strange badblocks problem

marnixk lfs at
Tue Jan 13 06:15:36 PST 2004


I am using LFS on several of my systems and Gentoo on some others. I have a
problem with my Gentoo box, but since I know that there are many very good
linux hackers on this list I decided to post my question here as well as on
the Gentoo forums. Hope this is not a problem...

I am having a strange problem with badblocks on some of my partitions. I
have found 2 references to similar problems, but none of these lead to a
good solution:

I have tried to analyze the problem and I will post my findings here.
Hopefully one of you can help me further with this:

The problem: Some partitions have at most 3 "badblocks" at the end of the
partition. When running badblocks on /dev/hda9 for example I find the
following badblocks:


badblocks indicates that it is checking From block 0 to 2939863, so these
are the last 3 blocks (except the final one?)

Also these messages appear in the log:
Jan 13 10:50:28 xxxxxx attempt to access beyond end of device
Jan 13 10:50:28 xxxxxx 03:09: rw=0, want=2939864, limit=2939863
Jan 13 10:50:28 xxxxxx attempt to access beyond end of device
Jan 13 10:50:28 xxxxxx 03:09: rw=0, want=2939864, limit=2939863
Jan 13 10:50:28 xxxxxx attempt to access beyond end of device
Jan 13 10:50:28 xxxxxx 03:09: rw=0, want=2939864, limit=2939863
Jan 13 10:50:28 xxxxxx attempt to access beyond end of device
Jan 13 10:50:28 xxxxxx 03:09: rw=0, want=2939864, limit=2939863

Because I previously had other strange behaviour that might suggest a
failing harddisk I ran a testprogram provided by the disk manufacturer
(maxtor). This tool reported that all tests where passed and that the disk
was "certified error free", whatever that may mean.

After this I ran badblocks /dev/hda and there where no badblocks on the disk
at all, but running it on /dev/hda9 again gave the same output as above.
Testing with dd if=/dev/hda0 of=/dev/null and cat /dev/hda9 gave the same
messages in the logs. So probably the badblocks reported on hda9 are caused
by some other problem than actual bad blocks on the device. So where can it

When looking at the partition table in fdisk (expert mode) I found the
following for /dev/hda9:

Nr AF Hd Sec Cyl Hd Sec Cyl Start Size ID
9 00 1 1 292 254 63 657 63 5879727 83

One point of interest may be that the size reported by fdisk is twice the
number of blocks reported by badblocks plus one (2x 2939863 = 5879726).
Strangely the number of blocks reported in the log is 2939864, and 2x
2939864 = 5879728. So different parts of the system seem to think
differently about the exact size of /dev/hda9.

Running tune2fs -l /dev/hda9 results in the following output (only showing
interesting parts):

Filesystem state: clean
Errors behavior: Continue
Filesystem OS type: Linux
Inode count: 368000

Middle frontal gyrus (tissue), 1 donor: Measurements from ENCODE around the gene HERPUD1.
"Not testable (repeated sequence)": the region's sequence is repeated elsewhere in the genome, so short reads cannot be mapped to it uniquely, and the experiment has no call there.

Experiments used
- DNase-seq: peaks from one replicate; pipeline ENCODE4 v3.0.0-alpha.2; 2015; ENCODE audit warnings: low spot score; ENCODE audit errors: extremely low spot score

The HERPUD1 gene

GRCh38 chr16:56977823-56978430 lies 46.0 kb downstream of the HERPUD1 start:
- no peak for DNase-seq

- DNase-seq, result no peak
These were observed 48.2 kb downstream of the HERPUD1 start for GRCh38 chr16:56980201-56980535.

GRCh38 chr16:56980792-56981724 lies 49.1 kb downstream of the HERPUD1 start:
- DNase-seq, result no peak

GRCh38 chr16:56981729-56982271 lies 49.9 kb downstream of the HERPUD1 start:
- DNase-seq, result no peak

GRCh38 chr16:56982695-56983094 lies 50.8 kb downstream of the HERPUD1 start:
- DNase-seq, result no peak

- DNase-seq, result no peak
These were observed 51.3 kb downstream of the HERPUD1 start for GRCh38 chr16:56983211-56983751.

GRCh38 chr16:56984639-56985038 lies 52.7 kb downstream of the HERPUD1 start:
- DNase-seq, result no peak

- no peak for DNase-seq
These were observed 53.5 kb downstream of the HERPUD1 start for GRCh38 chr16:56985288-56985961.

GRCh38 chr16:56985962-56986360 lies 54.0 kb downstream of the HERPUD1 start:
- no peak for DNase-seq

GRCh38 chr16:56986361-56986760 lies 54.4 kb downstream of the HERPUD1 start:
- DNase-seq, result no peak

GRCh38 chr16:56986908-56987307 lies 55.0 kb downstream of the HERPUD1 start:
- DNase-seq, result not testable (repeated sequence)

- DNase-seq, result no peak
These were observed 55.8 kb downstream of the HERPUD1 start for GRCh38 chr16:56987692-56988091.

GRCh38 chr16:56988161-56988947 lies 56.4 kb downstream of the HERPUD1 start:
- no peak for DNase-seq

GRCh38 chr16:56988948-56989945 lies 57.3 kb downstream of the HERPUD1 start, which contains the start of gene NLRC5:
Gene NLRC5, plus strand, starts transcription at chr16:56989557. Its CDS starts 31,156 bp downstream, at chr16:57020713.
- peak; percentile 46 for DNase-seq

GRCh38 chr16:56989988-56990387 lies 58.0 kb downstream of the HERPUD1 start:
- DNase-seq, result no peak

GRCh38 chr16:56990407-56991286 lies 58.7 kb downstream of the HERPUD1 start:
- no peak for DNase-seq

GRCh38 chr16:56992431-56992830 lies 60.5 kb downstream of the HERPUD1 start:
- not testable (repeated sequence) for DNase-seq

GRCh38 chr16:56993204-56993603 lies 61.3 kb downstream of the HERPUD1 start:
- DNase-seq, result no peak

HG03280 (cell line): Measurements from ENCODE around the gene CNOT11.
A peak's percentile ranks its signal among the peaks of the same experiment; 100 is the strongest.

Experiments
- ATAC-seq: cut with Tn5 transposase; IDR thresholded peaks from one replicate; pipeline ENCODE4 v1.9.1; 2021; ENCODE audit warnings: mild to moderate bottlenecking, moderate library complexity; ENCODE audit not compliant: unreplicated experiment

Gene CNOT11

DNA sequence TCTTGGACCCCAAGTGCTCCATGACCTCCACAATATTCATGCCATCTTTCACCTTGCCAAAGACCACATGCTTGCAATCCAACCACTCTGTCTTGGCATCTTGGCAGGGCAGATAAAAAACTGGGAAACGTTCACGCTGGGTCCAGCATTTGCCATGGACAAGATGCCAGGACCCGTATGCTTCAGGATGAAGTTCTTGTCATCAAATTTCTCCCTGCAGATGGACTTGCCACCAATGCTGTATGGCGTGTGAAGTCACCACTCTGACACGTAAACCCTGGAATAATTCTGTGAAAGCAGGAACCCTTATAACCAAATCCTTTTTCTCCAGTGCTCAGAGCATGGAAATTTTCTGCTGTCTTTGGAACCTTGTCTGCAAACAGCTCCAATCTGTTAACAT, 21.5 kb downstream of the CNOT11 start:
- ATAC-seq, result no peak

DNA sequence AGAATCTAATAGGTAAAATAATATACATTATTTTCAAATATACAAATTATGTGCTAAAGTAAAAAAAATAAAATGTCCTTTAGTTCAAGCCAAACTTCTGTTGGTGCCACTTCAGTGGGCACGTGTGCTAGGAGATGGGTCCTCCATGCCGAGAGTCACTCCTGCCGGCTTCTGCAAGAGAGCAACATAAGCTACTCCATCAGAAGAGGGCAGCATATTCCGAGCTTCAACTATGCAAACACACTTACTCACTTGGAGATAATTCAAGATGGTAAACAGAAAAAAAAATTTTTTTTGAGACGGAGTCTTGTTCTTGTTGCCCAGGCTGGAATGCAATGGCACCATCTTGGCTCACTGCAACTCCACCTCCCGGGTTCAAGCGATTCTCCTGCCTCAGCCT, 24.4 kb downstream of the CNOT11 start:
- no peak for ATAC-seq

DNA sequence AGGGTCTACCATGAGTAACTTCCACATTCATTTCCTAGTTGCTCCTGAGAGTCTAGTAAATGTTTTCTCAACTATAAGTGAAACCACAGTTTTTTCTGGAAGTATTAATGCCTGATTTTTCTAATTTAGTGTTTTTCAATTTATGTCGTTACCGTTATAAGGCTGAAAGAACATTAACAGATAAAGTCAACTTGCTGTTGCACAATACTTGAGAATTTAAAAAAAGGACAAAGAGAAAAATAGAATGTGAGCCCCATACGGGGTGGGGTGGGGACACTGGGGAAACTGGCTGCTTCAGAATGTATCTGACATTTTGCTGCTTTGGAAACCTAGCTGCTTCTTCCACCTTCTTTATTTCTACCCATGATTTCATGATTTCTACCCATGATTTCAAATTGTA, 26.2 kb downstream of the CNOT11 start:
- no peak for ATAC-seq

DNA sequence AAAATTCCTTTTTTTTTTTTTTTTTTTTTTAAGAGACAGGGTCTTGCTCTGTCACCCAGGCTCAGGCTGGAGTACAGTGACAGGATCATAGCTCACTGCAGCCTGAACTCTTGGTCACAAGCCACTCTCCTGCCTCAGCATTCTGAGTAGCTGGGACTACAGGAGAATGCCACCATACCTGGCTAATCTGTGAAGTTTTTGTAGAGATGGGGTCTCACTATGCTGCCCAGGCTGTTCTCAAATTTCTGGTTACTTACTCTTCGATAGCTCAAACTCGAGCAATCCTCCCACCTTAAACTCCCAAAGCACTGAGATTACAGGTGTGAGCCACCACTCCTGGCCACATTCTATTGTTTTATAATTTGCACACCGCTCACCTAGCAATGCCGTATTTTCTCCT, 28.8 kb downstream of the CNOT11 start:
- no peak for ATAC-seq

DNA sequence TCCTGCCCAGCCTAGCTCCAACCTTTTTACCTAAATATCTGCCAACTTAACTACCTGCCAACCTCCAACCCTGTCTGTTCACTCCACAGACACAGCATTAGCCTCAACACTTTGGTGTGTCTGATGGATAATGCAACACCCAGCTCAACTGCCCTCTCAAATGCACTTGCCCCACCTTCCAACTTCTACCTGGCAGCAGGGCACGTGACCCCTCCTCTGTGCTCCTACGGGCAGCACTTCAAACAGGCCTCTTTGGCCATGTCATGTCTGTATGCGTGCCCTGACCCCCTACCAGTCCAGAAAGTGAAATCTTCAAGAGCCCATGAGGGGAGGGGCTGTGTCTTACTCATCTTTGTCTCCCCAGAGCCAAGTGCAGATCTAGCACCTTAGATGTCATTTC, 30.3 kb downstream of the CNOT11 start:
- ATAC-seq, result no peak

Block count: 734965
Reserved block count: 36748
Free blocks: 715200
Free inodes: 367989
First block: 0
Block size: 4096
Fragment size: 4096
Blocks per group: 32768
Fragments per group: 32768
Inodes per group: 16000
Inode blocks per group: 500

Considering a blocksize of 4K the number of 1K blocks would be 734965 * 4 =

>From all these number I have drawn the following conclusion, but please
correct me if I'm wrong:

The partition consists of 5879727 512B blocks, which means that it consists
of 2939863.5 1K blocks. So the partition boundary is halfway a 1K block and
this might explain why the programs want to access 2939864 blocks. This
does not work, because the kernel has placed a limit at 2939863 (not quite
sure about this). But it puzzles me why any program would want to read
beyond the 2939860 blocks in the first place, because the filesystem
reports its boundary to be there. Probably because the kernel reports the
wrong boundary? Also the fact that we see 4 lines in the logging might
indicate that it is trying to read 4 1K blocks (or 1 4K block) too many.

After this short analysis I tried the following:
badblocks -sv -b 1024 /dev/hda9 (which should consider the blocksize as
being 1K), but the results are still the same (three "badblocks and 4 lines
in the log).

Having read the two threads mentioned above I decided to try this under
another kernel version (current version is 2.4.22-gentoo-r4). First I tried
the 2.4.24 vanilla kernel (compiled on the same gentoo machine):
I made a new filesystem on /dev/hda9 and ran badblocks on it. Too my
surprise the problem was not occurring anymore. BUT, after I mounted the
filesystem and ran badblocks again, the problems reapeared again. Finally
after unmounting the filesystem the problem was still there.

Next I booted off the gentoo liveCD (gentoo kernel: 2.4.21-gss) and followed
the same procedure and with the exact same results. I only used the tools
available on the gentoo liveCD to create a filesystem and to check it. I
might assume that the toolchain that was used to compile the gentoo liveCD
kernel is fully tested so the suggestion that it is caused by a bad
toolchain used to compile the system (suggested by Alan Cox in the second
thread, see above) probably does not apply here?

(cdspecs of the LiveCD used:):
Sun Sep 14 02:53:41 UTC 2003

So far for my analysis of this strange problem, I am totally out of ideas
and I could not find any other posts on this matter. Hopefully someone else
can help in solving this problem, since now I am not sure whether I should
trust the system with my valuable data...

Thanks in advance for any help!


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